Celebrate Cemetery Appreciation Month

Did you know that May is Cemetery Appreciation Month?

I first learned about it in 2021, and I have been celebrating every year since. Cemeteries are often seen as taboo and they are not often the first place someone would think to visit, but I believe that cemeteries are for the living. They are filled with history, art, and architecture, and are wonderful places to go for a stroll, or bird watching, among other things. Yes, they are resting places for our loved ones and should be respected, but that doesn’t mean we can’t enjoy their beauty as well. Cemeteries were the blueprints for today’s public parks, after all. 

So how do you celebrate? In 2021, I created a mini bucket list of things to do during the month to foster an appreciation for cemeteries. It was a nice excuse to spend more time outside. I had a lot of fun completing everything on my list. Some activities on my list included visiting a cemetery I had not visited before, and re-visiting a favorite local cemetery.

This year I wanted to do something a little different. I’m a graphic designer by trade and wanted to create something that would bring my two loves together—design and cemeteries. I was also inspired by a cemetery scavenger hunt I took part in last October. I thought it would be really fun to do something similar with my group of friends. 

So I thought why not design a Cemetery Bingo card? 

It’s a great activity to do in a group or solo and lets you explore the world of cemetery symbols. I created my cards using my cemetery photographs as a reference. I illustrated 40 symbols that are commonly found on gravestones. I included the name beneath the symbol as well, to help identify common motifs you might find while walking in a cemetery. 

To play, all you need to do is print out a copy, bring something to mark your cards, and go for a walk in your local cemetery. Match the symbols on the card to what you find on the gravestones. The first one to get a full line wins! You can make that two lines, or even a full card to make it a bit more challenging. I can see this being a fun tool to introduce your friends and family to cemeteries and help explore gravestone symbolism. It could also be a fun activity for kids.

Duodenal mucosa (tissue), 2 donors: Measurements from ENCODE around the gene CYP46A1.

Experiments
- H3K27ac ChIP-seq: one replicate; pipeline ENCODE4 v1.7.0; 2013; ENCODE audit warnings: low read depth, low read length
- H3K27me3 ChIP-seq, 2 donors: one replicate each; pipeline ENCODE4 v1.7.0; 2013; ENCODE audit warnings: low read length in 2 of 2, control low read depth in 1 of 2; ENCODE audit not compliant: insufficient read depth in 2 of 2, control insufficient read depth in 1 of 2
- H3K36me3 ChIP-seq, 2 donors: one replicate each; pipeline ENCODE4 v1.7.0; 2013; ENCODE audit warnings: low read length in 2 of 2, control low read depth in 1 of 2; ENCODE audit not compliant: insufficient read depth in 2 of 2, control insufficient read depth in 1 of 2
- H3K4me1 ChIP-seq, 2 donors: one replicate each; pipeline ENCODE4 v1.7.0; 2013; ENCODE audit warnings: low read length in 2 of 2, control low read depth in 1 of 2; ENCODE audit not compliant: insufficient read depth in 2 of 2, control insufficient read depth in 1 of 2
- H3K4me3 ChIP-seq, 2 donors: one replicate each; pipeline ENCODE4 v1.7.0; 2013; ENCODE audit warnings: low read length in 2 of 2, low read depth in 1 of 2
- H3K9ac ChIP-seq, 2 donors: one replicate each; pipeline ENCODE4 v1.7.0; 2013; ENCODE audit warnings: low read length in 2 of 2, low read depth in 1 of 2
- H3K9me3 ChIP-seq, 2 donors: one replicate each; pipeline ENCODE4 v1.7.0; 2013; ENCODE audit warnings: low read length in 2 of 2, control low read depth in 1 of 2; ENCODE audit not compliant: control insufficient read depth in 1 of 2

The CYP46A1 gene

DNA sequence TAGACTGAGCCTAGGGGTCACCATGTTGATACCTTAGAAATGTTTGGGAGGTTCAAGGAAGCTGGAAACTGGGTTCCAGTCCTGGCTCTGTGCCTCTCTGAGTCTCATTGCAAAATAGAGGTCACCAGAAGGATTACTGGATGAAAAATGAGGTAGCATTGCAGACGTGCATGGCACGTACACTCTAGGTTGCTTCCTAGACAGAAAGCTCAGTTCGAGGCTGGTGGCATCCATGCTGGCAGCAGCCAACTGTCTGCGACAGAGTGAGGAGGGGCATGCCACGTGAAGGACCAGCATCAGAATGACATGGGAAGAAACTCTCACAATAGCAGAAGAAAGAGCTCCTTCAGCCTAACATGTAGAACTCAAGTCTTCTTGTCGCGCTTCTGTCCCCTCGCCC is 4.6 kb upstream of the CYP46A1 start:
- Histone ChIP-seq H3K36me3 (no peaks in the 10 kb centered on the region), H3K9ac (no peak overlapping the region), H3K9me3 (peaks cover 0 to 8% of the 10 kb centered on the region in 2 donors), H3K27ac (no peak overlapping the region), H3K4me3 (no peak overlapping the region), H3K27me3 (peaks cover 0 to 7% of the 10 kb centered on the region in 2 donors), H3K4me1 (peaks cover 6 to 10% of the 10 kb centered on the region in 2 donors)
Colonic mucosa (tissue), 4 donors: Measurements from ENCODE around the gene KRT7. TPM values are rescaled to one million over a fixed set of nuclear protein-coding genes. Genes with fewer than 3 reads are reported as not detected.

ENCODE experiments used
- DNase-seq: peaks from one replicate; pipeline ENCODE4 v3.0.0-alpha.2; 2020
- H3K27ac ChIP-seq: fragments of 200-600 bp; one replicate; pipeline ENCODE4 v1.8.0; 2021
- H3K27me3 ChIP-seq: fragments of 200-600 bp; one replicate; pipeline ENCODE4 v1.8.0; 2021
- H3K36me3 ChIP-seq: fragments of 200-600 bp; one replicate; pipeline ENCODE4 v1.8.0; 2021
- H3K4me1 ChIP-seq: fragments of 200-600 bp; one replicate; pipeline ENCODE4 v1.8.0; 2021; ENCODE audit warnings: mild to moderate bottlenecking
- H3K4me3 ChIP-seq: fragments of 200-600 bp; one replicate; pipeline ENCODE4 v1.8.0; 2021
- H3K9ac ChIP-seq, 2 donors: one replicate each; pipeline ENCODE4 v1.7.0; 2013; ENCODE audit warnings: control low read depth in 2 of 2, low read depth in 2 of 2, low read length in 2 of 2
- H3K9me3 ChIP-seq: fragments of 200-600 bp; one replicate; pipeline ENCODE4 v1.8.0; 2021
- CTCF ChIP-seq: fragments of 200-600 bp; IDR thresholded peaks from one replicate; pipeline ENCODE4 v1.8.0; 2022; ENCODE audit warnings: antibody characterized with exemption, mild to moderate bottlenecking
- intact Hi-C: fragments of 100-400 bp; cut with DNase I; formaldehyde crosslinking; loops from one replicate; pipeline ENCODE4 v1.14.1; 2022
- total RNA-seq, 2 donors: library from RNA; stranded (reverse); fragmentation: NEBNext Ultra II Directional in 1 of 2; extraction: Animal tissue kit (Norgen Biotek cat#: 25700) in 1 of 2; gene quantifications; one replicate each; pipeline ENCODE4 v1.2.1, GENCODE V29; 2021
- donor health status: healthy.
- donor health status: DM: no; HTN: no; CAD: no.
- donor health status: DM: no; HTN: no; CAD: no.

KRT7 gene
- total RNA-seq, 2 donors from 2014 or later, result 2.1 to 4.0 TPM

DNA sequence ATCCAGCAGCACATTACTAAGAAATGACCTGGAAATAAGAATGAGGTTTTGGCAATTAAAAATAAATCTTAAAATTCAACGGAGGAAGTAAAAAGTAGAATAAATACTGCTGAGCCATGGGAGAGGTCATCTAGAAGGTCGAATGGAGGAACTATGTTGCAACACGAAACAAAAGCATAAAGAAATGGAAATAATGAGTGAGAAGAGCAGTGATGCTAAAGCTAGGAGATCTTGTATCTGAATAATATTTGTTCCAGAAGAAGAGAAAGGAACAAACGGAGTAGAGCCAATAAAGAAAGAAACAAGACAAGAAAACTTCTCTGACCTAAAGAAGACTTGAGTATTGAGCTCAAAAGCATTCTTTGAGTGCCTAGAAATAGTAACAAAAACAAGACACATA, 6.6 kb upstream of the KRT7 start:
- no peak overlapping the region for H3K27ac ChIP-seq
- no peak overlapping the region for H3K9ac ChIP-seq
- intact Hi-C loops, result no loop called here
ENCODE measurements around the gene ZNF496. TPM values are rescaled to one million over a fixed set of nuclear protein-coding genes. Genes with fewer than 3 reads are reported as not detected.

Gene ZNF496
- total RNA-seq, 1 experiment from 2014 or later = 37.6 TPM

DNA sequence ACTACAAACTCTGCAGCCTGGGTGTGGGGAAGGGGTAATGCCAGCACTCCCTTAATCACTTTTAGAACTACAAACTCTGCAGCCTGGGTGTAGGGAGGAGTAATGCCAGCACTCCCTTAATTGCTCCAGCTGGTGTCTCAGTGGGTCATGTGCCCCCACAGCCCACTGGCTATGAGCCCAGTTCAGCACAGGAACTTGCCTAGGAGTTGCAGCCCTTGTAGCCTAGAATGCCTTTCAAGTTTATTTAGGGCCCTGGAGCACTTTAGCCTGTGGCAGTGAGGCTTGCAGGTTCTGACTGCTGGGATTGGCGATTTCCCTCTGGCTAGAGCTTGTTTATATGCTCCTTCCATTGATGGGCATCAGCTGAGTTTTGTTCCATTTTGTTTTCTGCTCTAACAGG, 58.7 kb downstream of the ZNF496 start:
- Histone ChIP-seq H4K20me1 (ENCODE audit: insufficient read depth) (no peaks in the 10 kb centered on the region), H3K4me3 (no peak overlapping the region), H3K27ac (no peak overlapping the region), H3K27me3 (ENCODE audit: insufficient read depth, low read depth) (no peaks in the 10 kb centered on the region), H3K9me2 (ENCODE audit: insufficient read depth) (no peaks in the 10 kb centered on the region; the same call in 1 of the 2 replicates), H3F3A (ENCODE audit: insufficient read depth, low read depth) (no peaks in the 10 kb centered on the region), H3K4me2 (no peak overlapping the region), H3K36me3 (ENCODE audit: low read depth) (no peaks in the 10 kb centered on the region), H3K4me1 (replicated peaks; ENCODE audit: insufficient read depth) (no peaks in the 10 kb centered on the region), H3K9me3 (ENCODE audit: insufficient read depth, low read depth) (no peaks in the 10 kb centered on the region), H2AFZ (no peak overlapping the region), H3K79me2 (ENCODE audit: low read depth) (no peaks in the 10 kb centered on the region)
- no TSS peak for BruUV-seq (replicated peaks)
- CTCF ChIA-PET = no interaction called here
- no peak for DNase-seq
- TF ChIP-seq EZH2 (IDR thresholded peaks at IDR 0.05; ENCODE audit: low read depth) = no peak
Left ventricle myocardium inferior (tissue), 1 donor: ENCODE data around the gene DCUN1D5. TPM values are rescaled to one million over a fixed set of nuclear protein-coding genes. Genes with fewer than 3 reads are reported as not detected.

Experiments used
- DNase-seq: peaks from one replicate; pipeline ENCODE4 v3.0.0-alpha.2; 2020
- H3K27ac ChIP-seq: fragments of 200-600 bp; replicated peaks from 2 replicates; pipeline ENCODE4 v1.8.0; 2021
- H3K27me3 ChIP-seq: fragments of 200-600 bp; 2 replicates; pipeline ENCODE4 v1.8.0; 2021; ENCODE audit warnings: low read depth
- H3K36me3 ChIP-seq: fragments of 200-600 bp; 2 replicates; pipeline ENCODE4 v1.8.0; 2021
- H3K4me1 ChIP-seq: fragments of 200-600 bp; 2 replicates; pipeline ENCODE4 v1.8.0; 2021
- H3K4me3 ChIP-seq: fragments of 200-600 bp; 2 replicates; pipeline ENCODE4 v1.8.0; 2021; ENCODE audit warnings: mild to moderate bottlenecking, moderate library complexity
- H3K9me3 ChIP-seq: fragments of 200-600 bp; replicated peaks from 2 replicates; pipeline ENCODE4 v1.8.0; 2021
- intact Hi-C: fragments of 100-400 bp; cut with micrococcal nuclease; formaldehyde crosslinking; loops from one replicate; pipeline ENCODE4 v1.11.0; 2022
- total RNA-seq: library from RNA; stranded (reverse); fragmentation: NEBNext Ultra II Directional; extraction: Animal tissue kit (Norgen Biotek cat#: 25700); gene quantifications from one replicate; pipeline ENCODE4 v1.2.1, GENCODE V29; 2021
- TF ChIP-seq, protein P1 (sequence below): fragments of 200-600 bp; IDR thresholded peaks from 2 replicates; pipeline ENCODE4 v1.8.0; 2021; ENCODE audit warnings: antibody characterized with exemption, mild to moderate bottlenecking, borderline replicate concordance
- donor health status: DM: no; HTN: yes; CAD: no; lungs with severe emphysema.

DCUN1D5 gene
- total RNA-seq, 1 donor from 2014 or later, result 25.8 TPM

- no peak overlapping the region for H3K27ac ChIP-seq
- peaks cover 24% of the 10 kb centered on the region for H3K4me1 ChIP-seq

Please remember to be respectful when visiting your local cemeteries. For a guide on cemetery etiquette, you can read a previous blog post I wrote about the rules I follow when visiting a cemetery here.

My friends and I will be going on a cemetery road trip very soon, and I think it will be a great opportunity to try out the bingo cards. We have a lot planned already, but I think we can fit in a round of Cemetery bingo. I’ll be sharing how our cemetery bingo plays out in my stories on Instagram on May 6th. 

Do you want to play too? You can download a set of 4 cards here, for free.

For best results, send this print-ready file to a local print shop, or you can print them at home on your home printer. Just be careful when you are trimming the pages. Then all you need are some markers, stickers, or bingo dabbers to mark off your finds and have fun! Make sure to tag me in your photos or stories on Instagram and Facebook

Happy Cemetery Appreciation Month!

Thanks for reading!

A Collection of Weeping Willows

While working on an upcoming project, I was going through my photo archive and found myself frequently stopping on the images of weeping willows. I have captured an interesting variety in the last few years. I love weeping willows, they have a very unique look. They are not common in my area, in the forests, or on graves. 

So for today’s collection, I wanted to take a closer look at this cemetery symbol and share some of the different versions I have found and photographed during my cemetery walks.

As the name implies, weeping willows commonly symbolize grief and mourning. They are a very common Victorian-era cemetery symbol. Adopted from the Ancient Greeks, the weeping willow can represent immortality and life after death. Weeping willows are sometimes associated with the Underworld because, in Greek mythology, Orpheus brought with him a willow branch on his travels to the Underworld to save Eurydice from Hades.1 The symbolism of immortality stems from the fact that willow trees are very hardy, and can survive heavy damage.

A variety of the weeping willow motif you might find is a weeping willow standing beside a gravestone. I love the idea of a gravestone on a gravestone.